Two Iraqis accused of murdering two British soldiers have had the charges against them dropped following a hearing at a criminal court in Baghdad.
Faisal al-Saadoon and Khalaf Mufdhi faced the death penalty after they were controversially handed over to the Iraqi authorities by Britain in defiance of a European court order last year.
The defendants, who remain in Iraqi custody, were said to be officials of Iraq's former ruling Ba'ath party who were responsible for the shooting of the wounded British soldiers after they were captured by militias near Basra in 2003. Pictures taken of Luke Allsopp and Simon Cullingworth after the ambush were later shown on al-Jazeera TV, provoking Tony Blair to describe the murders as "cruelty beyond all human comprehension".
The two Iraqi suspects, who said they were innocent teachers, were picked up by British forces operating in the area and handed over to the Iraqi High Tribunal last December after the House of Lords rejected objections to their being tried in Iraq. Lawyers for the men had argued that allowing them to stand trial in Iraq, where they could face the death penalty, violated both the European Convention on Human Rights and the 1998 Human Rights Act.
Staff Sgt Cullingworth and Sapper Allsopp were both wounded when Iraqi Fedayeen forces ambushed their convoy on the outskirts of Zubayr on March 2003. While some members of the convoy escaped, the pair were taken to a local Ba'ath party headquarters and then to an Iraqi intelligence base, where they were shot dead.
The Ministry of Defence, the Foreign Office and the Ministry of Justice said at the time that they had been given assurances at the "highest level" that both men would receive a fair trial and treatment, whatever the outcome of the case.
Phil Shiner, solicitor for the two men, said: "It never made sense that the UK should detain without trial for years two middle-aged teachers before deciding at the very last minute that they were responsible for these terrible murders. Perhaps those in Government responsible might now reflect upon whether it was worth breaching the ECHR order on New Year's Eve."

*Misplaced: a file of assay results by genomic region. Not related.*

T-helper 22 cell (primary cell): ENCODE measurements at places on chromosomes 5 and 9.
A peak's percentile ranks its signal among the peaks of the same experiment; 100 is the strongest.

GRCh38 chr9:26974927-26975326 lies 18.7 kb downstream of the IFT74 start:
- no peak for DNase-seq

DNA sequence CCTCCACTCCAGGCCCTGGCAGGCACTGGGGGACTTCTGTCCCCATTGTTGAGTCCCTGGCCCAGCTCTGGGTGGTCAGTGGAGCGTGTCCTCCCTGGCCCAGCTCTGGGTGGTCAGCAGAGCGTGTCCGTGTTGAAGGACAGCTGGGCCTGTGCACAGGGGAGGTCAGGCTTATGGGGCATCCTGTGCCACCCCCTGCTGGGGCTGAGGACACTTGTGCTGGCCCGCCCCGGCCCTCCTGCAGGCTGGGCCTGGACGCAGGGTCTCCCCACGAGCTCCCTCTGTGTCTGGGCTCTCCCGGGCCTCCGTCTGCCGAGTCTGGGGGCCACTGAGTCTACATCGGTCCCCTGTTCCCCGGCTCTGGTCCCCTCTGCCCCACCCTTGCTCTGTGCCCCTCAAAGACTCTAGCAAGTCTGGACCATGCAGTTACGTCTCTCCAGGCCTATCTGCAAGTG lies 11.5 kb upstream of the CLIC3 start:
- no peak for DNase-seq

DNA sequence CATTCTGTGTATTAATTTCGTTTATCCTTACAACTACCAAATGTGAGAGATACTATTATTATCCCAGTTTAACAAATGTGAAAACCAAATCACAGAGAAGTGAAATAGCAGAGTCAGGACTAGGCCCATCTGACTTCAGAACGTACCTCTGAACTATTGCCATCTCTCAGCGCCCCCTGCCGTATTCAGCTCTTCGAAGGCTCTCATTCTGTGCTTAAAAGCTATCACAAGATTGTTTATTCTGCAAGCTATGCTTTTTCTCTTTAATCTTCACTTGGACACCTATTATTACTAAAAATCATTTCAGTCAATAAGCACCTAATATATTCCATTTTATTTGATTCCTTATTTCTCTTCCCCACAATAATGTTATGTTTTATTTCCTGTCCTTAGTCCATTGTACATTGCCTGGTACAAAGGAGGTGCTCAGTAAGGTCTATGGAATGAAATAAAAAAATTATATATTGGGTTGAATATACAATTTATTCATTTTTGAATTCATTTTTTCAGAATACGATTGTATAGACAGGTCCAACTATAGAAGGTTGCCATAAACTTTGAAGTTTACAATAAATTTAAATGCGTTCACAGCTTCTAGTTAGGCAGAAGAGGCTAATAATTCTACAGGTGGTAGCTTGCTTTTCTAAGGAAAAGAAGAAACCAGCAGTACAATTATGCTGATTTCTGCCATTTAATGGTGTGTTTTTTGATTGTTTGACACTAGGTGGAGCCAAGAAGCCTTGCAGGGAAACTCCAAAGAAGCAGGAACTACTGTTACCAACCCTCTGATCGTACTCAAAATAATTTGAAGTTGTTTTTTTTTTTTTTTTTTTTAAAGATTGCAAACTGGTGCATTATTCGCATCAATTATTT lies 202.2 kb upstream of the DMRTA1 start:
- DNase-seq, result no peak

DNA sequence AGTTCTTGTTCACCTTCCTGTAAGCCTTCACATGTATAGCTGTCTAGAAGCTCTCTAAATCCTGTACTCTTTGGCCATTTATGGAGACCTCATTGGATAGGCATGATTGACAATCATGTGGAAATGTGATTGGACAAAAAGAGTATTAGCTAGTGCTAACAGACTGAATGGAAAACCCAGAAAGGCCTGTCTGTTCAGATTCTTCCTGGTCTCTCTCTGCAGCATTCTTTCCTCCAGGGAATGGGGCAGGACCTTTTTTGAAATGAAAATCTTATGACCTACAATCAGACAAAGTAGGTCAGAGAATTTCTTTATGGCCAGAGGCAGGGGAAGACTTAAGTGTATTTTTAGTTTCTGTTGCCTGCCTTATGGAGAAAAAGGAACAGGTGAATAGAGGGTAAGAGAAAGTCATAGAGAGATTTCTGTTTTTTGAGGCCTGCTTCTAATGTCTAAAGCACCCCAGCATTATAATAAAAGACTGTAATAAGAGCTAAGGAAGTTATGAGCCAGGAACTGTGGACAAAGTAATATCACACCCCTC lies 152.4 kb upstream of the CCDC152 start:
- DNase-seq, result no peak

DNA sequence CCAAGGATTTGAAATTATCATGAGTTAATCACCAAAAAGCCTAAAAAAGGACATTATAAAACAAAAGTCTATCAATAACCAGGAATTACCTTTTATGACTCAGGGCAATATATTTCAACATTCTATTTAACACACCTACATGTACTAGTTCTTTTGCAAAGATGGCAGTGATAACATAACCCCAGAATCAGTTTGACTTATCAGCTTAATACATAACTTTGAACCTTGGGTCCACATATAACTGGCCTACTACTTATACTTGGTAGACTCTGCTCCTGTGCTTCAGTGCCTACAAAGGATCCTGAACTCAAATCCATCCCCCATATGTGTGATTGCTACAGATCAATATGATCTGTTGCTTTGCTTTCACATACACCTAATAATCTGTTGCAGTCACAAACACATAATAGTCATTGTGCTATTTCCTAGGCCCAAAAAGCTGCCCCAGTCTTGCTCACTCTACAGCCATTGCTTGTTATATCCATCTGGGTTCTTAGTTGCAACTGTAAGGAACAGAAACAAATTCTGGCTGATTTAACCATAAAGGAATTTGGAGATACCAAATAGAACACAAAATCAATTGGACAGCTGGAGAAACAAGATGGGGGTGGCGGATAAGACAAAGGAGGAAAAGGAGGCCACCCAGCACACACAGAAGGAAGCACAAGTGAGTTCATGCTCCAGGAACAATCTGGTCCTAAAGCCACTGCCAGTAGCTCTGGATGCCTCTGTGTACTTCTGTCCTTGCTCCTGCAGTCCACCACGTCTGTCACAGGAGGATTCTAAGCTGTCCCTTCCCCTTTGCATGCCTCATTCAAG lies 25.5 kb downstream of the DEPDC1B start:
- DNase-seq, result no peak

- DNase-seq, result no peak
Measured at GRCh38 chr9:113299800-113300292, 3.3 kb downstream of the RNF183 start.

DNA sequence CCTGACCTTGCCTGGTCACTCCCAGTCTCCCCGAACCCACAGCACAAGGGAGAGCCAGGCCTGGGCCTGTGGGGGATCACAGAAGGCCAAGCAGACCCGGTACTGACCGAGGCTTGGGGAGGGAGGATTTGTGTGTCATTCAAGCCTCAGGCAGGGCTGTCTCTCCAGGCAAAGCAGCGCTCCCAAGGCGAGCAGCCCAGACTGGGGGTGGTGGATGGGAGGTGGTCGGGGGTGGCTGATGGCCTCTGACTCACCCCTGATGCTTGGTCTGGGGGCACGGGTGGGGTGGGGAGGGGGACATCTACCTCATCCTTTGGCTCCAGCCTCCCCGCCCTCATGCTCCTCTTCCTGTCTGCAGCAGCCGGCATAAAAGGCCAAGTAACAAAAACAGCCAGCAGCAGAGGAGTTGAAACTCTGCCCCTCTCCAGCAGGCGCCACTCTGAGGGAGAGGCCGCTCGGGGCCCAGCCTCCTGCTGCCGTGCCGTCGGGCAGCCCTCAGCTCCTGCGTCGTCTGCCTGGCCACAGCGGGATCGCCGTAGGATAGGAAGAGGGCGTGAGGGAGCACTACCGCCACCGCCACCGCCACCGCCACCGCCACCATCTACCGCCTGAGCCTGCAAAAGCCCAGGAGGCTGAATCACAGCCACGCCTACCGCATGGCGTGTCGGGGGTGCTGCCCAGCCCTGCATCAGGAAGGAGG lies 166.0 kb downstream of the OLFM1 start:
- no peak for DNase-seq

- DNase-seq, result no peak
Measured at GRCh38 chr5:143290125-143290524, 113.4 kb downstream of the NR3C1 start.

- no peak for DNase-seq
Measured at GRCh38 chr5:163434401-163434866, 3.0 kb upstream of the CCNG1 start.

Mazin Younis of the Iraqi League, who worked alongside Public Interest Lawyers, said: "It was shocking to learn that our Government was running a mini-Guantanamo in southern Iraq, where these two detainees were held without trial for over five years, outside the boundaries of both Iraqi and British legal jurisdiction. I am absolutely delighted with today's judgment. However, we as a society must ensure that, in the future, military rules which allowed stealing years of the lives of two innocent men are never again applied anywhere in the world."
An MoD spokesperson said: “Throughout this case, the Ministry of Defence has acted in the interests of justice and in the interests of the families of SSgt Cullingworth and Spr Allsopp. We fully support the independence of the Iraqi judiciary and its ability to try Iraqi nationals. It is worth noting that Mr Al Sadoon and Mr Mufdhi have not been found innocent of any involvement in the murders of two British servicemen. As this case has now gone to appeal, it would be inappropriate to comment further on today’s judgment.”